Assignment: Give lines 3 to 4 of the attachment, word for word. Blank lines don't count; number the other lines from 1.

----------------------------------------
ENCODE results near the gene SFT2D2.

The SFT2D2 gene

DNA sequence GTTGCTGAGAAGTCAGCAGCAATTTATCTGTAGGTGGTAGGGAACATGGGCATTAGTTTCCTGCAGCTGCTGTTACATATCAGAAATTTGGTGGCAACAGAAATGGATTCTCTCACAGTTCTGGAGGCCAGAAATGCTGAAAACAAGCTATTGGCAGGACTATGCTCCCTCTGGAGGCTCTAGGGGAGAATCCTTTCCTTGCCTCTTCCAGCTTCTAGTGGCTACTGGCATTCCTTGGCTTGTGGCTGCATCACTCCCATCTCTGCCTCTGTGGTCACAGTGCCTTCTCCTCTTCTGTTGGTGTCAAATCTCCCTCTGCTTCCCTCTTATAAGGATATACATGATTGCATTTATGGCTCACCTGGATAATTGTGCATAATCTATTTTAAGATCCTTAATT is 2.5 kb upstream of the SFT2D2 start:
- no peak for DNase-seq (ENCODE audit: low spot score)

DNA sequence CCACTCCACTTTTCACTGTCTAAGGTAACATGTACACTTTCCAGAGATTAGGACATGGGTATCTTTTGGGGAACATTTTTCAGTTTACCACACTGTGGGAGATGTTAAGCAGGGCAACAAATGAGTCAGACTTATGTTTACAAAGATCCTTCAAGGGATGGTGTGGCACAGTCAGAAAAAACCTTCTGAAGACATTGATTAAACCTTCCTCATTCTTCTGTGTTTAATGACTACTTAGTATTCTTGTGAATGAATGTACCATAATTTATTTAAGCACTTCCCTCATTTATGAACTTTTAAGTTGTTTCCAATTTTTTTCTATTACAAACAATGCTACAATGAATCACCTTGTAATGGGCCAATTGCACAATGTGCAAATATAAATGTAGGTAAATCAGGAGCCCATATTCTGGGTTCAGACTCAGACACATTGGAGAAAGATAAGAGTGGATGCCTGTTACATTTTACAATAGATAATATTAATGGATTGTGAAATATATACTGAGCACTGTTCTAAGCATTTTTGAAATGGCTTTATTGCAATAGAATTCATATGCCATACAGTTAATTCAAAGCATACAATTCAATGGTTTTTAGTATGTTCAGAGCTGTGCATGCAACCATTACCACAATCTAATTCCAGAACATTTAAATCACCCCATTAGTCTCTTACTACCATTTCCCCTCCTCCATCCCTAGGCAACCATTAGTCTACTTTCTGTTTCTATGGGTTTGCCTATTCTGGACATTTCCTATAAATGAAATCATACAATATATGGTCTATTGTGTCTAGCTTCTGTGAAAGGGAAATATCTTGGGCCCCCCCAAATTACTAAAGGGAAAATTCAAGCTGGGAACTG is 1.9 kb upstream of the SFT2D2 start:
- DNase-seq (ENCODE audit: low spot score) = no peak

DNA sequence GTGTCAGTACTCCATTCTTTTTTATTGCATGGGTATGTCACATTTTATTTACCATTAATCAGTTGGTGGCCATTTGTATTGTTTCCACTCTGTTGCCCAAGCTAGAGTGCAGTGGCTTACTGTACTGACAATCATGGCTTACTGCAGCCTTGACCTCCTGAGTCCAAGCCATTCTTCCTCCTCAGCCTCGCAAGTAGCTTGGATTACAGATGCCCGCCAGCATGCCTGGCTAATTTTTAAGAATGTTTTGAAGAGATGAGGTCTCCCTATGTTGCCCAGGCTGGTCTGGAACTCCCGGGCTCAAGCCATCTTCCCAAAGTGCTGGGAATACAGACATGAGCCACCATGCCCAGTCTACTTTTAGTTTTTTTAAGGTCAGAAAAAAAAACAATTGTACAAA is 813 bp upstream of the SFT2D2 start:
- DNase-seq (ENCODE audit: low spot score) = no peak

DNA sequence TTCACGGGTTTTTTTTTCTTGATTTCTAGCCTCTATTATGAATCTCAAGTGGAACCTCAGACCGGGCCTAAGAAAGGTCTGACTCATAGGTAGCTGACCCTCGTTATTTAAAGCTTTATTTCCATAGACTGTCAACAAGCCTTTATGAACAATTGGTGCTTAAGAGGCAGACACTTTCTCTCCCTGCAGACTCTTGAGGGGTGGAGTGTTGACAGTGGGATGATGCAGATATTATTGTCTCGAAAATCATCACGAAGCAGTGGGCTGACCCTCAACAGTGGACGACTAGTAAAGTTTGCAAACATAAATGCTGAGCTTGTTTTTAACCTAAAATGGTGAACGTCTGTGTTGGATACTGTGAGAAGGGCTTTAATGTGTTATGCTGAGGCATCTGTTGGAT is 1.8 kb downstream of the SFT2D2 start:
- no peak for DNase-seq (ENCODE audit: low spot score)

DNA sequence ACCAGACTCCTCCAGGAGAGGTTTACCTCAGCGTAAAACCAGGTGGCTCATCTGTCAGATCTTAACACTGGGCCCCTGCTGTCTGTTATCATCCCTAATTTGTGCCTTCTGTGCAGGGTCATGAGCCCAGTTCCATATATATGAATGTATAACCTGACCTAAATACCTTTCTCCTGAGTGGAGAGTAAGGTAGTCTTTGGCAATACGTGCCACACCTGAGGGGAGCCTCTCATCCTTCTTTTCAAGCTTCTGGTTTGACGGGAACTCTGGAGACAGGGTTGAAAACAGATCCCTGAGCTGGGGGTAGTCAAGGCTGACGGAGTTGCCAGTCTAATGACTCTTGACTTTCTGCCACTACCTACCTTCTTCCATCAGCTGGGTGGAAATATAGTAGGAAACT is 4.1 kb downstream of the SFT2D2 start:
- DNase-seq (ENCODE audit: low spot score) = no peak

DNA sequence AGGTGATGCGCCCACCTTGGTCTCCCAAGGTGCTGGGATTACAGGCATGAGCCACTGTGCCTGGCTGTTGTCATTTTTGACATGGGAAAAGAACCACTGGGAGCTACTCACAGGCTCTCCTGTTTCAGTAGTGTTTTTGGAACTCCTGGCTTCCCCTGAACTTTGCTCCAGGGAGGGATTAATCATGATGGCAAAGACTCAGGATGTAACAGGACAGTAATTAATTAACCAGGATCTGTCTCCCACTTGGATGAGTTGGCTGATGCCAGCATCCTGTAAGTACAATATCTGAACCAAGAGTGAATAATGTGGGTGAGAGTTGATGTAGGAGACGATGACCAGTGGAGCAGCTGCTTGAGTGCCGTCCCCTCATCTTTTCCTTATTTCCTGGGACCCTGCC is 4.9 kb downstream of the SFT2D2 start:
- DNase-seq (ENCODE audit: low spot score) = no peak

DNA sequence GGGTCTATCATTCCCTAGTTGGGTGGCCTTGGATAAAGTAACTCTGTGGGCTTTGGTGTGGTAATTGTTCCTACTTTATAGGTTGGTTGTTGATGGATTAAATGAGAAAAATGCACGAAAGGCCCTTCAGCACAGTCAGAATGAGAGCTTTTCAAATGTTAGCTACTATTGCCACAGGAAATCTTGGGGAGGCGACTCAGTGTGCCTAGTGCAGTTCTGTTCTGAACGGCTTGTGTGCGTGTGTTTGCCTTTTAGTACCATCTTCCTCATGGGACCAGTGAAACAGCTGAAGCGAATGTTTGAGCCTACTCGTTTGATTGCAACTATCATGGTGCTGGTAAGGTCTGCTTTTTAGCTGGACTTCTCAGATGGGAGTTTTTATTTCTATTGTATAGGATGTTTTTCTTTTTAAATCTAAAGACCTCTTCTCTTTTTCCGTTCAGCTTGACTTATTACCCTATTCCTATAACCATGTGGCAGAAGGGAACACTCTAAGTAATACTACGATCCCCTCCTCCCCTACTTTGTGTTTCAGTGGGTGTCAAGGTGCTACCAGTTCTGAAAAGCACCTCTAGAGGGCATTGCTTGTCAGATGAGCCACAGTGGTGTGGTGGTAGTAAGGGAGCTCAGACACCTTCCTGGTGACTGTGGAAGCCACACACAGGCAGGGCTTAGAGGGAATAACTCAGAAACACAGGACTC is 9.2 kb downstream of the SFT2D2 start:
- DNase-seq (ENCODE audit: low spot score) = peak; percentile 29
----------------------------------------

DNA sequence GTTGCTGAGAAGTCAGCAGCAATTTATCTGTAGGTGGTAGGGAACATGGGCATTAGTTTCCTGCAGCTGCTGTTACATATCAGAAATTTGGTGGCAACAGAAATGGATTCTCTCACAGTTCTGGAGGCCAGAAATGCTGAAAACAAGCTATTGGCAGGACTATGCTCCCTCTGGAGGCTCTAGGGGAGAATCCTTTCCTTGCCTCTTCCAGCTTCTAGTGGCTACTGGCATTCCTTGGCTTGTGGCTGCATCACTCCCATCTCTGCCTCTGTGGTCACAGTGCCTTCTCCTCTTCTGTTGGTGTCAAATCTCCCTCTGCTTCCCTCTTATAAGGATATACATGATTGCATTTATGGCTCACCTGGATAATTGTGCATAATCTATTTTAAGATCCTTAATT is 2.5 kb upstream of the SFT2D2 start:
- no peak for DNase-seq (ENCODE audit: low spot score)